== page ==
Spouse Confessions: I Will Never Be Good Enough

I am a Sailor.

I went through boot camp. I wore the smurfs, tackled the gas chamber, survived battle stations. I switched my ball cap from Recruit to Sailor with pride. I did what Sailors for generations have done.

So why do I feel like I’m never good enough?

I’m told to “man up” and leave my emotions at the door. I’m told to blend in, work harder, be better. Why? Because I’m a female. And apparently being a female means I am not good enough.

From my fellow sailors I get criticized for wearing make-up, braiding my hair so there are no fly-aways, making sure my nails stay clean and even wearing the authorized skirt/heels combo with my NSU’s. Apparently being a girl is a weakness. Apparently because I’m a girl I can’t do my work as well as my male counterparts. Apparently being a girl means I’m allowing myself to be insulted, ridiculed and judged.

I never knew being feminine was a problem. I don’t use it to get my way. I don’t cry at traffic stops. I don’t love getting dirty but if pt is in the muddy soccer field then I’m right there with the rest of my command, doing what I have to do. Doing what I was trained to do. Doing a job I have wanted to do for years. I didn’t know the fact that I take pride in my appearance at all time and prefer a pair of pink sneakers to black ones made a difference in my ability to do my job.

In my office I’m laughed at because I don’t curse, I use proper manners that my Sailor dad taught me, I am proud of my education and speak in a proper manner. Oh and I am rarely found with a drink in my hand. Sure I enjoy a glass of wine now and again but I’ll never wear the title of “drunken sailor.” Because I don’t act like a Sailor is supposed to act, I am not good enough. I don’t fit in.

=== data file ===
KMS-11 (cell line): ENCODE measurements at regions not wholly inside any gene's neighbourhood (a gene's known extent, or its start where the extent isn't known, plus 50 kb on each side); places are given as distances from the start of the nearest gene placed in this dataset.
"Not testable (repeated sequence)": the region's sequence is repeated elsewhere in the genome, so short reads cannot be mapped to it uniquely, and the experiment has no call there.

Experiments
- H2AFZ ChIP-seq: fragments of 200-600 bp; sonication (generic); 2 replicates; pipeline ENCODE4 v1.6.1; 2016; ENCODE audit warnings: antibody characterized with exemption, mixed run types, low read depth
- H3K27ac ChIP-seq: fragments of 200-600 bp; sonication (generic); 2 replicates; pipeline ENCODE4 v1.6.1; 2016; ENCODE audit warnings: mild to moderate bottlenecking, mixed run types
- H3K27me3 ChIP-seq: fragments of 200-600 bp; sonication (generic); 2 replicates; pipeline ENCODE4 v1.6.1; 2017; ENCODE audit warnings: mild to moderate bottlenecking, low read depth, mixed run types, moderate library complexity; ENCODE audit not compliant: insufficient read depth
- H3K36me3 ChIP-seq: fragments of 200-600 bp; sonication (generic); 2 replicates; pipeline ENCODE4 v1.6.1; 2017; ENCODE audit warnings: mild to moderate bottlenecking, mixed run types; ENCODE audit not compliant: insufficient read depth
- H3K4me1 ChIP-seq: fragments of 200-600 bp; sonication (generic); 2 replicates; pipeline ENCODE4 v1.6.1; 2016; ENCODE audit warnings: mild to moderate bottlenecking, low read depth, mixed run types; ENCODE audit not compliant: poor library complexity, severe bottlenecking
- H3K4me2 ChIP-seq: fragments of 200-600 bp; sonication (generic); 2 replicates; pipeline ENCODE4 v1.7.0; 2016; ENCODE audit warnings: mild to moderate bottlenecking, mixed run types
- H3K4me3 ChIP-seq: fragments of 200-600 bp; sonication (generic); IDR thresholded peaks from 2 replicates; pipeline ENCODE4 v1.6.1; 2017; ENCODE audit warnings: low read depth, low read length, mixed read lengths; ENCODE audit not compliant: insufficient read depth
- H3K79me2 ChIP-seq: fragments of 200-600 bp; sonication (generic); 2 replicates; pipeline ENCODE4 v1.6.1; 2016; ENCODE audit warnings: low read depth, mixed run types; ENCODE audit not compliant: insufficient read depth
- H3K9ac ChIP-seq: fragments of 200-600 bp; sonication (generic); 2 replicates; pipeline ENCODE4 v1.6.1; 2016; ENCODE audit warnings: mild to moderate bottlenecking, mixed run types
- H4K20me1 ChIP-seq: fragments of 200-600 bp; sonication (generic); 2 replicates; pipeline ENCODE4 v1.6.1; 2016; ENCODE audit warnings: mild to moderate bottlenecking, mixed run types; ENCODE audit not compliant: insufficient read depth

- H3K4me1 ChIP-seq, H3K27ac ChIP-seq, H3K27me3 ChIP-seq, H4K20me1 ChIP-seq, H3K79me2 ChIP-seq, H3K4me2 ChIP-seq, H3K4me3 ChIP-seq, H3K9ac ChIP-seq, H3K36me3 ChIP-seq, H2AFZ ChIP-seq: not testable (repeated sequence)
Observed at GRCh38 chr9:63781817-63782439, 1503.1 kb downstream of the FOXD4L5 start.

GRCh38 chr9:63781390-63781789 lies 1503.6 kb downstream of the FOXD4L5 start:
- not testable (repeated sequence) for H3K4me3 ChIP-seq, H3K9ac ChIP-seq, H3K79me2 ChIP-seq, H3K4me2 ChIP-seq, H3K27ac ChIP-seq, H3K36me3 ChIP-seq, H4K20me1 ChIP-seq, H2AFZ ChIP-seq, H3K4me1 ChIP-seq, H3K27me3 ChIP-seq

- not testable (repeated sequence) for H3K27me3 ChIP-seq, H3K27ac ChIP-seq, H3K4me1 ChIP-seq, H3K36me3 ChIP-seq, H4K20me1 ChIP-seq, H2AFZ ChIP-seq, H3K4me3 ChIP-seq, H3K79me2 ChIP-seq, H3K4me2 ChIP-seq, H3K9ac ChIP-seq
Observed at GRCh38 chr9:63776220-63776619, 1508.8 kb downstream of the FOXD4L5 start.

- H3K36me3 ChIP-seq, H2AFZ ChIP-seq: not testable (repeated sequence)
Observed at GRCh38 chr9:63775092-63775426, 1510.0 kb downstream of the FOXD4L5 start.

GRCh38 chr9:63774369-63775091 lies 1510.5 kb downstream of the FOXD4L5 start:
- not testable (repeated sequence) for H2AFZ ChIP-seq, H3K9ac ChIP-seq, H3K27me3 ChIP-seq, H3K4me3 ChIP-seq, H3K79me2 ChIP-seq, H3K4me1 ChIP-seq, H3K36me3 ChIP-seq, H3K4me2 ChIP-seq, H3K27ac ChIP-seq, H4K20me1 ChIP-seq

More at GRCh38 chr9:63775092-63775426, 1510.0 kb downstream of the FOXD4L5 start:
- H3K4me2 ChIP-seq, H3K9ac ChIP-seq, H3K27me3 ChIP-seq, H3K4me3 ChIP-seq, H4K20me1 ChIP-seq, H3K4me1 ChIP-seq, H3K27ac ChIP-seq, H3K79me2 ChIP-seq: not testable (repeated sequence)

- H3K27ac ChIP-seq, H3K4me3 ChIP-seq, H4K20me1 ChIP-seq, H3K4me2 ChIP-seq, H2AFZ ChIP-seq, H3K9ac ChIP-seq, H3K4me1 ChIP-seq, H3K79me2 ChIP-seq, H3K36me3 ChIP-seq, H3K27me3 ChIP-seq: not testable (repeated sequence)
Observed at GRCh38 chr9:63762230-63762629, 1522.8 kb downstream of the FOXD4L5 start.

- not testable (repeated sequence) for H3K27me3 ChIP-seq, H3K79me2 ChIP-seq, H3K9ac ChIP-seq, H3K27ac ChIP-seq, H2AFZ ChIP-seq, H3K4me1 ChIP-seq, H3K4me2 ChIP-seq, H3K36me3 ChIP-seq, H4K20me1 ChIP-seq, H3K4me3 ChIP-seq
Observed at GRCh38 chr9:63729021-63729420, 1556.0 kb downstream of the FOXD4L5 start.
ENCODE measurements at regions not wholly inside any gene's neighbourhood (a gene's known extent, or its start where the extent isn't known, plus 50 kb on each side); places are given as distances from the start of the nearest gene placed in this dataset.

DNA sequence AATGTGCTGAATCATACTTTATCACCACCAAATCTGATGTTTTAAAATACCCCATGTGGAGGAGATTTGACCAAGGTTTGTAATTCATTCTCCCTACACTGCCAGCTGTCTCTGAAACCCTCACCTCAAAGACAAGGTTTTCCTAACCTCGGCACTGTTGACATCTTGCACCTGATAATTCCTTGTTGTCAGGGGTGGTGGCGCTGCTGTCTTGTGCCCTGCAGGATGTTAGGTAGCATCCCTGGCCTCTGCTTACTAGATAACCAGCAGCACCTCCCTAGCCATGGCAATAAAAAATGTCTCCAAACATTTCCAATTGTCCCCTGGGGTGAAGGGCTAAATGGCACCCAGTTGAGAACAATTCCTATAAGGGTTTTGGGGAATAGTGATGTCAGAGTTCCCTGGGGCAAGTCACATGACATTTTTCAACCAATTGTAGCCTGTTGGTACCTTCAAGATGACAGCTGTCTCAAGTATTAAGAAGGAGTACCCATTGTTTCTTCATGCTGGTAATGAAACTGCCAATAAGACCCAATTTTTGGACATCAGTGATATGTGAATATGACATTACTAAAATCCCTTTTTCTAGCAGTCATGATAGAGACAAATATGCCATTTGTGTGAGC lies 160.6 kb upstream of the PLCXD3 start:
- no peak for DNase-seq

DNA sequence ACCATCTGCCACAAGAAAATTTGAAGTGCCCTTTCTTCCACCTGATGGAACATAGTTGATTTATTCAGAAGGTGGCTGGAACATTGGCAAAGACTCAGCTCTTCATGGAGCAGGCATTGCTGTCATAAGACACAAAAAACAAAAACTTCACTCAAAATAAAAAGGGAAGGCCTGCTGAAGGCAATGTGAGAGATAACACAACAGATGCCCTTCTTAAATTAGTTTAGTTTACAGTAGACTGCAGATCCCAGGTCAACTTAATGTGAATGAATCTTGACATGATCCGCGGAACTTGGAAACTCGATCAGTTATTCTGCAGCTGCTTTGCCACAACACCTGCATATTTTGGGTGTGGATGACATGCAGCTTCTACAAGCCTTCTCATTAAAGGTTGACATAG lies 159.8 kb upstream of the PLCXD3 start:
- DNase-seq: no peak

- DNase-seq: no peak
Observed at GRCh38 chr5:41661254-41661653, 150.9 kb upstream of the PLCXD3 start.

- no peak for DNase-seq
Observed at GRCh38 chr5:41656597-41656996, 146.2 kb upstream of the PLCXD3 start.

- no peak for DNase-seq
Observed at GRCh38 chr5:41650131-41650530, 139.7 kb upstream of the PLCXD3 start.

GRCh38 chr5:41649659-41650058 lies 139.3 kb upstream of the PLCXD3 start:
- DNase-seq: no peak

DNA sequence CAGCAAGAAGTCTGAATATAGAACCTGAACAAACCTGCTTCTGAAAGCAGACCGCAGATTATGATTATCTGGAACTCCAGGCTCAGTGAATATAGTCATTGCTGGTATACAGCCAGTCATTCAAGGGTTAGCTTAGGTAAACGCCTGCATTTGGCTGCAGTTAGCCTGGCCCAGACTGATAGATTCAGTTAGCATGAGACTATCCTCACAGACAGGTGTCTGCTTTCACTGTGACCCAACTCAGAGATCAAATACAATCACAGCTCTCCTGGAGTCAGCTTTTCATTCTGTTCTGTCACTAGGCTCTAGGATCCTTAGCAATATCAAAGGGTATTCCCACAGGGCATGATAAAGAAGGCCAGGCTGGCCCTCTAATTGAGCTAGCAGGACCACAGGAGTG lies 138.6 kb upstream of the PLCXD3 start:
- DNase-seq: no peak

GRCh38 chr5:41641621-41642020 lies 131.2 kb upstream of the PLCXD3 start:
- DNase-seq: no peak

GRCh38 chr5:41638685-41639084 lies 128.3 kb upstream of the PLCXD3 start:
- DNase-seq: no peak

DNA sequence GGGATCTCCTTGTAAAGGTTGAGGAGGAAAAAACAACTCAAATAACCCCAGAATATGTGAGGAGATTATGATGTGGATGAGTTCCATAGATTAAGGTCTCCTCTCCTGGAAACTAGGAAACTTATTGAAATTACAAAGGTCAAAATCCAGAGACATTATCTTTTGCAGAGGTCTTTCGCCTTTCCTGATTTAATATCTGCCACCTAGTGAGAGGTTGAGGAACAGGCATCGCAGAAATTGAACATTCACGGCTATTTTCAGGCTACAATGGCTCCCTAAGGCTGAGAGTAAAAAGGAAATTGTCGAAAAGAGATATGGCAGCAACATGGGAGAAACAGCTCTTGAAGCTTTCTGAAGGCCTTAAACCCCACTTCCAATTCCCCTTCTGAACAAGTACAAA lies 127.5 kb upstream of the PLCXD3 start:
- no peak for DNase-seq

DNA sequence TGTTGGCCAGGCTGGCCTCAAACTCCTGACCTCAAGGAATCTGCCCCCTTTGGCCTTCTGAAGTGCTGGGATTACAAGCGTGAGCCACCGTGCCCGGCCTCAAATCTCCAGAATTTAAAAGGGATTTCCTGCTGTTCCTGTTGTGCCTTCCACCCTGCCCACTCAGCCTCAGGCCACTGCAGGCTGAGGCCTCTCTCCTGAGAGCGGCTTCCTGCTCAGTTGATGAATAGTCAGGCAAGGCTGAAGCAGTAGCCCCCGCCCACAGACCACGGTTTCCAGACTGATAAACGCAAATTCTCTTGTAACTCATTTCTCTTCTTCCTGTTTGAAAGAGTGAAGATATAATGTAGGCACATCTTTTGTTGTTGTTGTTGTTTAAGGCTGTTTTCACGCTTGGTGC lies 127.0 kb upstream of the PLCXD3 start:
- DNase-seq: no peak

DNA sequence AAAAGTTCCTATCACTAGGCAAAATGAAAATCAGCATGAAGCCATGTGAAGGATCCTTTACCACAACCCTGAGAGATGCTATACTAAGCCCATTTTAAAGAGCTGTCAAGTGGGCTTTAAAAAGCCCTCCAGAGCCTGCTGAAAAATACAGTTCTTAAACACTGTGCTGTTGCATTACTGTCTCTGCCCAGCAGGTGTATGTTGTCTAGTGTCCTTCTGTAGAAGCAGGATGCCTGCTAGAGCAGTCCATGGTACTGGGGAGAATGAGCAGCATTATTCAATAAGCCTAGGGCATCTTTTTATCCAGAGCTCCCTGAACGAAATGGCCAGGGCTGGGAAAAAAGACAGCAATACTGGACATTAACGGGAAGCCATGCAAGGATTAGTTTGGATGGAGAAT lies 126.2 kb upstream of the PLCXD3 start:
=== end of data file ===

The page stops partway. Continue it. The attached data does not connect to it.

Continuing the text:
As a wife I don’t fit in either. My husband is military as well. I don’t get to go to the FRG events because I work. And not just work, I work in a different state. I rarely see my husband. So when I do get to go to an event, a homecoming, a ball, I feel like the odd woman out. Wives ask me what I do and when I reply with my job I get THE LOOK.

I’ve learned that THE LOOK means one of two things. I’m not a good enough wife because I work too much to take care of my husband OR it means I’m the evil Sailor girl who is about to seduce their husband while we are on a boat for months at a time. There is no understanding in THE LOOK. There is no compassion for what I do. There is no emotion that shows they want to be friends with me or want me to be a part of their wives group when I am in town.

In the rare moments that I find a wife who is compassionate it’s often because she has been there. She’s been on my side of the military community. She knows what it’s like to sit through yet another SAPR brief because another female in our community has been assaulted. She knows how often we are warned to not have male liberty buddies in port because someone might make an assumption about the relationship between two co-workers. She knows how hard it is to fight to make rank while people joke that the only reason you advance quickly is because of sexual favors for your higher-ups.

So how am I supposed to be good enough? How am I supposed to be a good enough Sailor when my male co-workers think I’m a joke, when my female military spouses think I’m about to become Lolita? How am I supposed to be a good enough wife when the government says my job comes first? How am I supposed to measure up to being a strong female role-model when I’m told that I can’t be that when I believe being feminine isn’t a weakness?

The only way I know how to do that is by standing behind what I believe in. By being the type of Sailor I was trained to be, by not letting my morals and personal beliefs slide because someone else tells me they aren’t good enough. And by surrounding myself with those rare people who have been there. Those with compassion and understanding for the people who serve in our armed services, regardless of gender.

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photo: Ansel Adams

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